W3C home > Mailing lists > Public > public-ws-chor@w3.org > April 2003

Re: Change of participants

From: Ricky Ho <riho@cisco.com>
Date: Sat, 19 Apr 2003 07:15:07 -0700
Message-Id: <4.3.2.7.2.20030419070003.02a74e50@franklin.cisco.com>
To: Assaf Arkin <arkin@intalio.com>
Cc: public-ws-chor@w3.org

Assaf, more ...


>>I completely agree.  Do you think the number of roles is known in advance 
>>(ie: there are a finite number of roles) ?  Can there be varying 
>>(multiple) number of sellers within a choreography ?
>
>I think the number of roles is known in advance. Also, the number of 
>participants can be known in advance in many cases, because the 
>choreography must express when/how they are bound. The choreography can be 
>writen such that there it has two roles (say buyer and seller) and once 
>two participants are bound there is no opportunity to rebind them. So once 
>you start it you know the binding will not change. Another choreography 
>can allow some participant to be late-bound but only once, yet another 
>choreography can allow continuous rebinding until you achieve the desired 
>outcome.

So there is one seller (although it can be binded to different participant 
at different time) ?  or multiple sellers at the same time ?  In other 
words, can I start a choreography instance and buy from Amazon and CDNow 
(both are playing the role "seller" at the same time) ?

>>I would say the binding to shipper happens after the first one (airline 
>>or truck company) receive it.  Right after that the choreography instance 
>>starts.
>
>So the buyer talks to the seller and at some point a shipper is brought 
>into the picture, which may be the airline or truck company, but only at 
>that point does the choreography instance exists?

No, only the buyer and seller (not shipper) need to be binded for the 
choreography instance to start.  In my model, the first 2 bounded roles has 
different semantics then the other roles.


>>I think sometimes you want to put restriction to a too-generic model to 
>>avoid its user to make mistake.  And also such extra restrictions can 
>>introduce new behavior which makes the modeling of a narrower domain much 
>>simpler.  For example, I can write a C program to do any arbitrary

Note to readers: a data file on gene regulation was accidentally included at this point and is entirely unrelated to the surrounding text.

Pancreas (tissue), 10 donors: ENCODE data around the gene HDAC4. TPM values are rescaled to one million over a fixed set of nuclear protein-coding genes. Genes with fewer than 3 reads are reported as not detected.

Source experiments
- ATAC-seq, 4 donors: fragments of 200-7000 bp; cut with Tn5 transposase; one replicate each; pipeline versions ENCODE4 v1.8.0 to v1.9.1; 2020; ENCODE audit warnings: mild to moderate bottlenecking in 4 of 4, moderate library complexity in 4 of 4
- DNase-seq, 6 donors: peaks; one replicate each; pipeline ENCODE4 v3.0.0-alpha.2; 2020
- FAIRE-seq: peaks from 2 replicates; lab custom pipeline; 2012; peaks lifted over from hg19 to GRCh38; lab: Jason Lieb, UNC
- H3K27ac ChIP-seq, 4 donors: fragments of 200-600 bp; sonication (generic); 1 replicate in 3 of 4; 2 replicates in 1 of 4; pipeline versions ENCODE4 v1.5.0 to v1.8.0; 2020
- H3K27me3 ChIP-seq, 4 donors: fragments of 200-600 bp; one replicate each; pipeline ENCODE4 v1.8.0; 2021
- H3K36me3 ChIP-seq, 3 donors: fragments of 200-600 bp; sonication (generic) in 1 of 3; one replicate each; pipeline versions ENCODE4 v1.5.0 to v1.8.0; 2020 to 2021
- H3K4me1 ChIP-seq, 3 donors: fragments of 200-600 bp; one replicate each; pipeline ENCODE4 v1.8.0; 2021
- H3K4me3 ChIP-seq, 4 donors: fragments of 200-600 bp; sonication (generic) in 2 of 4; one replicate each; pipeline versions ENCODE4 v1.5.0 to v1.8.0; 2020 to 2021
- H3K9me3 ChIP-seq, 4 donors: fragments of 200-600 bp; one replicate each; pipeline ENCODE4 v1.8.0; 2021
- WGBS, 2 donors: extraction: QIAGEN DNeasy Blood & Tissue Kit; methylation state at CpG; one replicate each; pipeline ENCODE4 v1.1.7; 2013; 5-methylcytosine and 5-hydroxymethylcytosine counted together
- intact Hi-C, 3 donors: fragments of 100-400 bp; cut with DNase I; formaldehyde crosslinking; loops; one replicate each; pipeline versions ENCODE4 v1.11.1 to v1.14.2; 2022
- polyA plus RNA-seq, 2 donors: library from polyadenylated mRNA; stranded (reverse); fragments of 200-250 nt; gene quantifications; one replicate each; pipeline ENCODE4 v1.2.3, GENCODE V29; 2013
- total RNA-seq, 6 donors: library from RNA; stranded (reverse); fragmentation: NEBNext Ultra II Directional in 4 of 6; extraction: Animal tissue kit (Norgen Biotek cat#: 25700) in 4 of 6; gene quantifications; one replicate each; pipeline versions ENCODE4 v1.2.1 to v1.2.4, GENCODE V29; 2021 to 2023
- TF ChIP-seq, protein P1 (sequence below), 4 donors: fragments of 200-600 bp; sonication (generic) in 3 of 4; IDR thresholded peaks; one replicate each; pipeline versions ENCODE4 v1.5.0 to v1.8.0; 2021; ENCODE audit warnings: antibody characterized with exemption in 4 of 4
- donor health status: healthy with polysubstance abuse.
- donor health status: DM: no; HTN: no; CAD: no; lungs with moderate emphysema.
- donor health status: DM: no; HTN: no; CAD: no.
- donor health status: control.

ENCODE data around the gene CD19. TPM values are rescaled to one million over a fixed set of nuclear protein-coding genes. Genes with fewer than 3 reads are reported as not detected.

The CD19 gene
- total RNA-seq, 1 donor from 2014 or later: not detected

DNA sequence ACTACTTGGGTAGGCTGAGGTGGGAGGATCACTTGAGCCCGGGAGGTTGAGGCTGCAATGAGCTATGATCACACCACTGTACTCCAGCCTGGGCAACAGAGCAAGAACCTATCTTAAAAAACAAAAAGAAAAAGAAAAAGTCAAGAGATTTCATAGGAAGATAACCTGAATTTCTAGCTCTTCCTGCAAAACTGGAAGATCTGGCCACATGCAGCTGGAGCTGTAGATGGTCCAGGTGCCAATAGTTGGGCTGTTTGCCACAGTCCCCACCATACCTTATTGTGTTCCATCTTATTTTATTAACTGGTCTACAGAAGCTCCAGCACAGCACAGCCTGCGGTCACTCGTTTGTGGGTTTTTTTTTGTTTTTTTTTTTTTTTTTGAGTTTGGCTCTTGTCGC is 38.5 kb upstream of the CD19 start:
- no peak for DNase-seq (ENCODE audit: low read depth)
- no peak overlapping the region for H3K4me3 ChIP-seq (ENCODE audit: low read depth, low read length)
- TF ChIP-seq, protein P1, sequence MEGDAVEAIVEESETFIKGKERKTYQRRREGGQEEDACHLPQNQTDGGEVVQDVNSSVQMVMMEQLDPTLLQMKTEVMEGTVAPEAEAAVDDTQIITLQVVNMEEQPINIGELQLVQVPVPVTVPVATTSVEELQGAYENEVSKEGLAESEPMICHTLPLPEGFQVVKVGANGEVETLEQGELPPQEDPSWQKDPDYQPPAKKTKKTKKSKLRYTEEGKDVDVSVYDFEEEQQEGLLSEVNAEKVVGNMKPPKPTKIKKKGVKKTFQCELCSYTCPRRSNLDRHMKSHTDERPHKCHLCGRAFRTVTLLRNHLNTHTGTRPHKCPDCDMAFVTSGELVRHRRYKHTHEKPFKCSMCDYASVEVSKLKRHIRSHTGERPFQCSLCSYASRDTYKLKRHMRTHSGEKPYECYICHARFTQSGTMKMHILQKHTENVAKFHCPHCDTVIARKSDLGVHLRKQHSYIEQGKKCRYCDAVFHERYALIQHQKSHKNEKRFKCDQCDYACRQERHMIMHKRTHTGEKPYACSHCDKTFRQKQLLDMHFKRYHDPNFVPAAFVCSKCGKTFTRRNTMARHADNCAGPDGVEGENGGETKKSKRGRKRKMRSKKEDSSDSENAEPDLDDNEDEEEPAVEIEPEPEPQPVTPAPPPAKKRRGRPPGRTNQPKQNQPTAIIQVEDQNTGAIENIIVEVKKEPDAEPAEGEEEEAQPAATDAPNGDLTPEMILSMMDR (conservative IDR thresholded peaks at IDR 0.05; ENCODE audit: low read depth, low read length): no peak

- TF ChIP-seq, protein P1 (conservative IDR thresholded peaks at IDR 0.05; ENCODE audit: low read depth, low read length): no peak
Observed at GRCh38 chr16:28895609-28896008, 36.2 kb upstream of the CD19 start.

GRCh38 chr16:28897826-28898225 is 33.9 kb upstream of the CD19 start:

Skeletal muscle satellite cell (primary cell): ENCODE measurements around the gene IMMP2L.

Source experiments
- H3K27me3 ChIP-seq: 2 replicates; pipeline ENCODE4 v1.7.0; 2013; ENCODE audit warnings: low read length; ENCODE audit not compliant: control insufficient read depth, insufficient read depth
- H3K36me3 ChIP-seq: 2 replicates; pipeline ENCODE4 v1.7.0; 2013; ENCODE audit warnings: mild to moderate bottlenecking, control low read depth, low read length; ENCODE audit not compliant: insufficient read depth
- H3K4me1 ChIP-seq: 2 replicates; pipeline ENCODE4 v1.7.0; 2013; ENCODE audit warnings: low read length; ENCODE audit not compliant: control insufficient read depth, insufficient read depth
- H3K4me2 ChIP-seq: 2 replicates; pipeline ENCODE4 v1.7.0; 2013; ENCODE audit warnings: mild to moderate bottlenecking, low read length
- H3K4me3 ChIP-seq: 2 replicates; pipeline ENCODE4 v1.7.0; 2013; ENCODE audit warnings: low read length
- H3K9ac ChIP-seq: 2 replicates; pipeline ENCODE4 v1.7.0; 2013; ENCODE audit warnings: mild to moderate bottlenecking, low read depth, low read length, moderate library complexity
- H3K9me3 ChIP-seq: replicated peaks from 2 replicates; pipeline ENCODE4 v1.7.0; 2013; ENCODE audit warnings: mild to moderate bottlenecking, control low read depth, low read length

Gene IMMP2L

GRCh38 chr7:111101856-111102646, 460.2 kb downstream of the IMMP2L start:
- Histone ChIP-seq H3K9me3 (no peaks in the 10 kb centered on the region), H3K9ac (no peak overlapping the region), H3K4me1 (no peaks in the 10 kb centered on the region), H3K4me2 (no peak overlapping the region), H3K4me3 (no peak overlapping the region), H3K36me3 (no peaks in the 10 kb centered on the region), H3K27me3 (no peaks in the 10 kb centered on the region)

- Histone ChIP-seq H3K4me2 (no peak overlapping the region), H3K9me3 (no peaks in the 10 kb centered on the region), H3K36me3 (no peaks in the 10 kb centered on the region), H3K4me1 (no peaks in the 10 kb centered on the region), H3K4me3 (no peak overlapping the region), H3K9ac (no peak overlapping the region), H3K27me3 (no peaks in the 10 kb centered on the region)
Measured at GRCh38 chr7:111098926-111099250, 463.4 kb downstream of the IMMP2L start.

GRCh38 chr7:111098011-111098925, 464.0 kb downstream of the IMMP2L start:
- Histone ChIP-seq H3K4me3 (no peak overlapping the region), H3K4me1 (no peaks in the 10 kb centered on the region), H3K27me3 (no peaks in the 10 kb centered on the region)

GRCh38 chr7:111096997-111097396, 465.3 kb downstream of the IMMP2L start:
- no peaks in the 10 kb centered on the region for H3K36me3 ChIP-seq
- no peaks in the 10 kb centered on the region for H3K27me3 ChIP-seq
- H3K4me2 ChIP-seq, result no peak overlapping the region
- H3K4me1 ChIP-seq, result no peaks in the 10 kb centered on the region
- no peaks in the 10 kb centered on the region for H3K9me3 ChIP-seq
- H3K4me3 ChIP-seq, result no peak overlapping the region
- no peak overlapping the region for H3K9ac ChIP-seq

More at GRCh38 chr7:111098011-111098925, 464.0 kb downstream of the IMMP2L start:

>>complex string pattern matching stuff, but I prefer to use a more 
>>restrictive Perl language to do that.
>
>Now, this is a good question and there are two ways to look at the 
>problem. Perl is definitely easier to use for specific things than C and 
>is more restrictive. But Perl doesn't prevent you from shooting yourself 
>in the foot. It's still broad and generic and you still need to apply best 
>practices to use it.
>
>Let's assume we have a language that let's you rebind any participant at 
>any point but is very precise on what happen so you can define 
>choreographies that use this capability a lot, and you can also define 
>choreographies that never use that capability because it makes no sense 
>for the particular use case. The language is going to be fairly simple. 
>It's going to allow you some things you may not be interested in doing, 
>but it's going to be a very simple language.
>
>Now let's extend that language to separate between roles that allow these 
>rebinding and roles that do not. That language may look similar to what 
>the 80% of cases end up doing, and that's a justification for that 
>language. And a lot of people in this group hold the opinion that that's 
>just what we need. But that language needs to take an extra step to make 
>that distinction, which means the language itself is more complicated. And 
>it still doesn't prevent you from getting around that limitation it just 
>means a slightly more complicated language and a bit more effort to get 
>around that imposed restriction. My personal opinion is that there's no 
>need to get into that level of complexity because at the end of the day 
>you only work harded and achieve the exact same outcome.

I understand your point.

Ricky
Received on Saturday, 19 April 2003 10:15:25 UTC

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